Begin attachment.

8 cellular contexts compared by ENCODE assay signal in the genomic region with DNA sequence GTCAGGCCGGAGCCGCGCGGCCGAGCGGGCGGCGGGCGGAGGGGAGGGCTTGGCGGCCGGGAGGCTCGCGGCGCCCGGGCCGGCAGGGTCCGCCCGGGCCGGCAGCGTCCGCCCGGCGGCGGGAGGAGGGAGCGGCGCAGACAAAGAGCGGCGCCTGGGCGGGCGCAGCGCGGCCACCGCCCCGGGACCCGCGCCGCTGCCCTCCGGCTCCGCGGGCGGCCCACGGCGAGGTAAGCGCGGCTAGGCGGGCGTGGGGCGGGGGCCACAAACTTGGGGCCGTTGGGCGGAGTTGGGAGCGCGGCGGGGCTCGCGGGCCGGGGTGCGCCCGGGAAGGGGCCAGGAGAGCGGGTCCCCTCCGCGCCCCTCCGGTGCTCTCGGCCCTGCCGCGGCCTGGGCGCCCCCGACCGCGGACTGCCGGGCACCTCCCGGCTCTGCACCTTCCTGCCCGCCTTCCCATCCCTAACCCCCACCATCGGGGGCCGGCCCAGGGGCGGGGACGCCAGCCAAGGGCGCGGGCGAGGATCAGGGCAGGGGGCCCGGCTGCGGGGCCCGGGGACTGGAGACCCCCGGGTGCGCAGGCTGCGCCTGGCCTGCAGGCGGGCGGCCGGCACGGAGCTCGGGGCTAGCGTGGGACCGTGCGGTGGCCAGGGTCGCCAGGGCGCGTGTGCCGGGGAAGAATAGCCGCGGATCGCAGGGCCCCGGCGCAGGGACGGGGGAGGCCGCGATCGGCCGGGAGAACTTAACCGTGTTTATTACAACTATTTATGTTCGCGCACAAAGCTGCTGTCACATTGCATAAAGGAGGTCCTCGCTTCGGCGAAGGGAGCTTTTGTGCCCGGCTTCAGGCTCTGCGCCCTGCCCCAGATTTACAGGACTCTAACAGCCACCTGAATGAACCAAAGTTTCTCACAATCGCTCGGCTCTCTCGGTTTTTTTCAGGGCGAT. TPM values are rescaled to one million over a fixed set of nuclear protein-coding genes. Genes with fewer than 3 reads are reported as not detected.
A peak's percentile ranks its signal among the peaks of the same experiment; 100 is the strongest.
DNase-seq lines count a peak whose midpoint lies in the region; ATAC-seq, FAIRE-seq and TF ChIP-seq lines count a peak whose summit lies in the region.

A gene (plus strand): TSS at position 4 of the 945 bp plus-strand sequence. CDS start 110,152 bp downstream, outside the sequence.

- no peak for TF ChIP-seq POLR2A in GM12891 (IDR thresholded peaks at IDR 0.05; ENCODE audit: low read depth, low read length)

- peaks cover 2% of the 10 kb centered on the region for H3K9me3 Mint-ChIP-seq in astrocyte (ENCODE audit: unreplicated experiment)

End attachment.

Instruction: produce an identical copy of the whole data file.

8 cellular contexts compared by ENCODE assay signal in the genomic region with DNA sequence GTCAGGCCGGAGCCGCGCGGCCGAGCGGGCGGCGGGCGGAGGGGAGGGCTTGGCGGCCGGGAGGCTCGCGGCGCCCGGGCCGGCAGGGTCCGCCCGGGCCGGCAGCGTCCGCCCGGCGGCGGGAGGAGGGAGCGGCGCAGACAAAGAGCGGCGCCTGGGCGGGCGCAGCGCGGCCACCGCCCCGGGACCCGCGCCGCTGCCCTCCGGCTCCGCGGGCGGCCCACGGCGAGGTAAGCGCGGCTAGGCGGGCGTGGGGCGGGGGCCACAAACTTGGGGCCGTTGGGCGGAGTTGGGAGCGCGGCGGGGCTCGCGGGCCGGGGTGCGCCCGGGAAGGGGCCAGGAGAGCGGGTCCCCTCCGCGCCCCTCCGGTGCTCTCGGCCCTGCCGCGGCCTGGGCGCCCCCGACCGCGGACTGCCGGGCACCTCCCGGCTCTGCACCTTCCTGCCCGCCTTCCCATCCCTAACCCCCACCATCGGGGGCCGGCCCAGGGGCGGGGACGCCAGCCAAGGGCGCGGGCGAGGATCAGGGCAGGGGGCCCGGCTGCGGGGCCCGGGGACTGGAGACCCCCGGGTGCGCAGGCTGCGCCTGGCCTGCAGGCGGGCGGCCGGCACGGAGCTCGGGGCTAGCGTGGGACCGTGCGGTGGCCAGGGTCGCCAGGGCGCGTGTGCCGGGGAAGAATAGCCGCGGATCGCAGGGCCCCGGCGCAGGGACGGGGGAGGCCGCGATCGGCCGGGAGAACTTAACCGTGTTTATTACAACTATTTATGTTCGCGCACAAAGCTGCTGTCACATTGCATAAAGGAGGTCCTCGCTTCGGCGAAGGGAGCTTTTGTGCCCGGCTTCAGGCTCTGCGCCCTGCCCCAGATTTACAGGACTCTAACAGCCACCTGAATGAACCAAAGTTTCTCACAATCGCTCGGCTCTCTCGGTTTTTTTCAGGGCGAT. TPM values are rescaled to one million over a fixed set of nuclear protein-coding genes. Genes with fewer than 3 reads are reported as not detected.
A peak's percentile ranks its signal among the peaks of the same experiment; 100 is the strongest.
DNase-seq lines count a peak whose midpoint lies in the region; ATAC-seq, FAIRE-seq and TF ChIP-seq lines count a peak whose summit lies in the region.

A gene (plus strand): TSS at position 4 of the 945 bp plus-strand sequence. CDS start 110,152 bp downstream, outside the sequence.

- no peak for TF ChIP-seq POLR2A in GM12891 (IDR thresholded peaks at IDR 0.05; ENCODE audit: low read depth, low read length)

- peaks cover 2% of the 10 kb centered on the region for H3K9me3 Mint-ChIP-seq in astrocyte (ENCODE audit: unreplicated experiment)